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Kogi Forum dismisses claim against Wada

LOKOJA—THE Kogi Progressive Forum has dismissed media reports (not Vanguard) that the governorship candidate of Peoples Democratic Party, PDP, Captain Idris Wada (rtd), was diagnosed as having schizophrenia in 1976 and therefore has a questionable mental state.

The forum argued that Ahmadu Bello University Teaching Hospital had given Wada a clean bill of health, noting that “politics to Captain Wada is not a do-or-die affair.”

In a statement by its chairman, secretary and publicity secretary, Messrs Habeeb Omeiza, David Onuh and Segun Olorunyomi respectively, the forum faulted the claim against the PDP candidate, describing it as “a rash of mudslinging, blackmail, lies and outright character assassination packaged as revelations of Wada’s person.”

The forum also argued that the report about Wada was not factual, pointing out that “this is not totally unexpected when Wada is clean and strong, in the electorate’s rating, and is riding far ahead of other contesting political weaklings with uncouth temperament.”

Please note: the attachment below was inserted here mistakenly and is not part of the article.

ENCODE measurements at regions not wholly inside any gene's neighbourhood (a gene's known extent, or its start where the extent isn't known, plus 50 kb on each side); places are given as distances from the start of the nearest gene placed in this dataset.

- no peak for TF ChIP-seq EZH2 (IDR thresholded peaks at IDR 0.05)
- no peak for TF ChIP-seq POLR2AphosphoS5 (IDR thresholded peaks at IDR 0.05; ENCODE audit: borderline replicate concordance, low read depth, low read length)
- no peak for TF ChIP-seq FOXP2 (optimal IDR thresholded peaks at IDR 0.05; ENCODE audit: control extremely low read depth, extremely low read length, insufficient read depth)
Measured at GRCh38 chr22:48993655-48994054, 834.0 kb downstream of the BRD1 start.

According to the group, “facts are that Captain Wada, having just returned to the country, flew in on March 30, 1976, to Lagos. He had driven a friend’s car to Federal Palace Hotel and while standing by the car the security officers there accused him of loitering, started rough-handling him and subsequently invited the police who took him in and kept him in cell for seven days. He was depressed.”

The statement reads: “At the prompting of government (his employer then), Dr. James Edeh of Ahmadu Bello University Teaching Hospital on February 7, 1978 wrote of Wada’s state of health:

”Although the earlier impression was schizophrenia, subsequent re-evaluation of the case made it a depression, following emotional shock. Many features of this case present it as a depression, rather than a schizophrenic illness.”

The unhappy events outside Federal Palace Hotel, which led to Mr. Wada being locked up by the Police, the state of confusion he was in at the time of release which gave the initial erroneous impression, that he had a schizophrenia illness, was much more like a depression stupor.”

It also maintained that “the possibility of schizophrenia is not supported by his pre-morbid personality or the rapid resolution of symptoms. His treatment at Kaduna was largely with anti-depressant medication.” In conclusion, Dr Edeh wrote “we have before us, a clear picture of an emotional reaction to adverse social circumstances, inhumanity and Police brutality which led a young man just returning to his own country being locked up and subjected to torture and mental breakdown.

The depression which followed this torture was transient, happily Mr. Wada can today (07/02/78) put this unfortunate experience behind him and start a new life”.



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